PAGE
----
VI

Rainy sill at optonline.net
Thu Jun 14 00:54:15 CEST 2001


On Wed, 13 Jun 2001 11:28:55 GMT, Pilgrim <gwyoder at hotmail.com> wrote:
> Can someone tell me what "vi" is for a text editor to work with python?
> Where can I get this?
> 
> 

Here's the idea, in a nutshell:

In most other text editors, if you want to use some advanced command,
you have function keys (F1-F12), you have numpad, you have a bunch of
keys like insert/home/end... and, most importantly, you have ctrl and
alt keys. So, in Emacs for instance, to go to the next line you may
use cursor key (the downside is that it takes your hands from the
homerow) OR, preferably, ctrl-n (if I remember right). Other well
known mappings are ctrl-f to find something and End key to go the
the end of file, etc.

So far we haven't mentioned vi. There is one problem with the above
approach that it ventures to fix: the problem is that all these
mappings are either taking you off the homerow (which is bad because
for a touch-typist that is quite a slowdown) OR if you use alt- and
ctrl- mappings, you simply don't have that many of them (considering
also that your window manager will often use some of them for window
management).

Here's how vi fixes that: you get a new mode where you can use all
keys a-z and A-Z for advanced commands and custom mappings. For
example, if you want to cut 3 lines, you hit 3dd, to paste them
you hit p and so on - hundreds of commands. But, of course, vi
has to be able to tell whether you want 3dd to appear in you text
file or whether you want to cut 3 lines - I'm using vim (a newer
more flexible clone of vi) and when I typed 3dd just now, they had
to appear in this post. That's why vi(m) has an extra mode for commands,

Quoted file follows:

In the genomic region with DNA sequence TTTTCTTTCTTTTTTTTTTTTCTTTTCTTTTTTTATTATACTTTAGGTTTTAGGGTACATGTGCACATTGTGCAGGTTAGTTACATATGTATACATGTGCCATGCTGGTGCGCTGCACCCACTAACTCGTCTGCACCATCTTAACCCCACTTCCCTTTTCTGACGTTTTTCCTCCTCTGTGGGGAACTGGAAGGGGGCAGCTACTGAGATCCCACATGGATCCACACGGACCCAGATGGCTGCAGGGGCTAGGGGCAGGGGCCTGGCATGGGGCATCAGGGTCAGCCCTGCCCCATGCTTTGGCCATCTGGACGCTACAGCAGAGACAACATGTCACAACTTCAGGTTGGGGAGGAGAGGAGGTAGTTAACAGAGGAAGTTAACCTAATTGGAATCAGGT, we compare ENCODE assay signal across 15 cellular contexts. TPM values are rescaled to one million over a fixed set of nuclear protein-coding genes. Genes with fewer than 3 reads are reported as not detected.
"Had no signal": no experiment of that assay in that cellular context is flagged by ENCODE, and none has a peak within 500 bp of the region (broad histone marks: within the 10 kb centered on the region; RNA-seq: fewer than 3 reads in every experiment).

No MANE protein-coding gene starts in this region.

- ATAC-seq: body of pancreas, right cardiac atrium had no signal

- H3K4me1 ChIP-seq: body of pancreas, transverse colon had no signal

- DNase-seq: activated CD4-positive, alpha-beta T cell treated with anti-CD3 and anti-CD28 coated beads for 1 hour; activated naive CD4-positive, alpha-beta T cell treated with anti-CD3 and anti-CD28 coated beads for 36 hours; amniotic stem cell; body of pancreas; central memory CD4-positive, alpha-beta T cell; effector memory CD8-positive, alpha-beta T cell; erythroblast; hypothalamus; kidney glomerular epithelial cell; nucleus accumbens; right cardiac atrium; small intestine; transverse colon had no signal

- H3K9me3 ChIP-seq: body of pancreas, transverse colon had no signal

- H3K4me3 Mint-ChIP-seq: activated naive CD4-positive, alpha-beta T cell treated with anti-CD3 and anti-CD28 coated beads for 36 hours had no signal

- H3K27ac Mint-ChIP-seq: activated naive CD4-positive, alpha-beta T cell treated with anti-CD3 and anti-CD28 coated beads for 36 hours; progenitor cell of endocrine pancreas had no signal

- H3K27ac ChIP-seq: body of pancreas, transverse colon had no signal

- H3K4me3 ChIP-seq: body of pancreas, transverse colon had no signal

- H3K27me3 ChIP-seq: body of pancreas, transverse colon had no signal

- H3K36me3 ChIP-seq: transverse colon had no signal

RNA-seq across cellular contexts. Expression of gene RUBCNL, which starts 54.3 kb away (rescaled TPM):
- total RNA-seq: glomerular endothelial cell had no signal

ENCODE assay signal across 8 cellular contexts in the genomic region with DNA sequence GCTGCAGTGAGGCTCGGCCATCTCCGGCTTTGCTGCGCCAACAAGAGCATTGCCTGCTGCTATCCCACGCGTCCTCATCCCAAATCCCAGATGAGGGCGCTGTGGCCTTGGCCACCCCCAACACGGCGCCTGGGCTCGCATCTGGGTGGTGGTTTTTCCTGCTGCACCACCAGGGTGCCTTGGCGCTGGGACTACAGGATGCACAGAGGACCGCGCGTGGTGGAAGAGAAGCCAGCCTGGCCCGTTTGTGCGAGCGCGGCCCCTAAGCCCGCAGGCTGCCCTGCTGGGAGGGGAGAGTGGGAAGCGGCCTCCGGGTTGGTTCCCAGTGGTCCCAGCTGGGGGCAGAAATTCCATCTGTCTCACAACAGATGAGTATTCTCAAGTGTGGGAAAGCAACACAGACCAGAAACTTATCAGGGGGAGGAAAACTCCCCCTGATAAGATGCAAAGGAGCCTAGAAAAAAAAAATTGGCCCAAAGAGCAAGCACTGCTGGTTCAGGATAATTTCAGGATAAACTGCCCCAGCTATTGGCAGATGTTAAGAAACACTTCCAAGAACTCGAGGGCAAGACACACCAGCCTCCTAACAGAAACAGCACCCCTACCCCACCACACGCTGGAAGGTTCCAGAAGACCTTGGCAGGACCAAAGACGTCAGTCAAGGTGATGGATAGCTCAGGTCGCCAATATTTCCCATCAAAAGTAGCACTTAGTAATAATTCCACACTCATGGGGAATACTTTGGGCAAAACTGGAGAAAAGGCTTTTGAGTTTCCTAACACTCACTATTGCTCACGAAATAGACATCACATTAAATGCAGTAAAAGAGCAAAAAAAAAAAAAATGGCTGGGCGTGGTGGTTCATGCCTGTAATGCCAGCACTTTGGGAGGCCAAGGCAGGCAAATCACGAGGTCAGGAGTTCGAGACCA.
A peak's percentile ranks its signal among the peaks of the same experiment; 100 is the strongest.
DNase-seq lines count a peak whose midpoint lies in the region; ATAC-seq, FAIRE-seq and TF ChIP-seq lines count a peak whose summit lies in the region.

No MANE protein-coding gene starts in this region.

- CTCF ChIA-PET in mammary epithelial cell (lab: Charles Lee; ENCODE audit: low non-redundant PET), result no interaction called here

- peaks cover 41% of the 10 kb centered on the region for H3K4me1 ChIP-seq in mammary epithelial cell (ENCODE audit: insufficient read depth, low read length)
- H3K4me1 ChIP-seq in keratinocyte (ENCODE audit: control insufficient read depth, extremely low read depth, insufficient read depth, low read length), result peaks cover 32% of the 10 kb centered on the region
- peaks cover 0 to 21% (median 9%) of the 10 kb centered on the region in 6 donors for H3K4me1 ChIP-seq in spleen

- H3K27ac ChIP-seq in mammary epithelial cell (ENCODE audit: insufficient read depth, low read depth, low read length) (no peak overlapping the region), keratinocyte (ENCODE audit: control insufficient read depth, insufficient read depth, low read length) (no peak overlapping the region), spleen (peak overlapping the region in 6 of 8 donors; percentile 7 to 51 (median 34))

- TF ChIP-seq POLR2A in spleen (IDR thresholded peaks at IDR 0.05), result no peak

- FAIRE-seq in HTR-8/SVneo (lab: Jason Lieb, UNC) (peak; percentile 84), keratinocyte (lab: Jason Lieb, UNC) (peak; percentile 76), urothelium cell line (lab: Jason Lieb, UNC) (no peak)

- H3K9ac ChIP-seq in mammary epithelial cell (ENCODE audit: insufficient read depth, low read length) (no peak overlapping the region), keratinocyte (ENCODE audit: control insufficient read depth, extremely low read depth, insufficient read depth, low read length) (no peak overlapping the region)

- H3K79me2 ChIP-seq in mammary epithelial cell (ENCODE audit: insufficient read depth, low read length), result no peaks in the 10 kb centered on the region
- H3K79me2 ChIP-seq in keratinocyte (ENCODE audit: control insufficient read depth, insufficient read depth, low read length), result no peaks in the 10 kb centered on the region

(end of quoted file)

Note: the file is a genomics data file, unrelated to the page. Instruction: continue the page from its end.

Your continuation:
when I want it to take commands, I hit <esc> key and use all the commands
I need, then navigate to the next place where I want text to be
inserted and hit 'i' which is a command to enter 'insert' mode, the mode
that works almost exactly like any other editor.

There is a tradeoff here - normal editors are very easy to learn but not
as powerful, while vi(m) is harder to learn but also adds some powerful
tricks to your warchest once you do. If you type a lot (especially code),
trying vi may be extremely useful in the long run.

There's also an old and unsettled (and perhaps unsettable) argument of
vi vs. emacs - emacs is also a very advanced and powerful editor that
uses series of mappings like C-x C-c instead of having another mode
for commands. It's probably more a matter of taste than anything else -
some people can't stand modal interface at all. Here's a short comparison
list:

emacs - written in elisp, fairly large(28.1mb uncompressed debian package),
uses lisp as scripting language, includes many additional functionality
like news reading, web browser, mail client, etc etc

vim - written in c, lightweight(700kb), uses custom macro language, can use python
as scripting languages, does not include any extra functionality but can
be 'plugged in' by external programs, for instance I use slrn for news and
mutt for mail, and both of them can be set up to use vim for editing text

My advice is to try both and see which you like most.

-- 
Lime and limpid green
a second scene
A fight between the blue
you once knew
        - Syd



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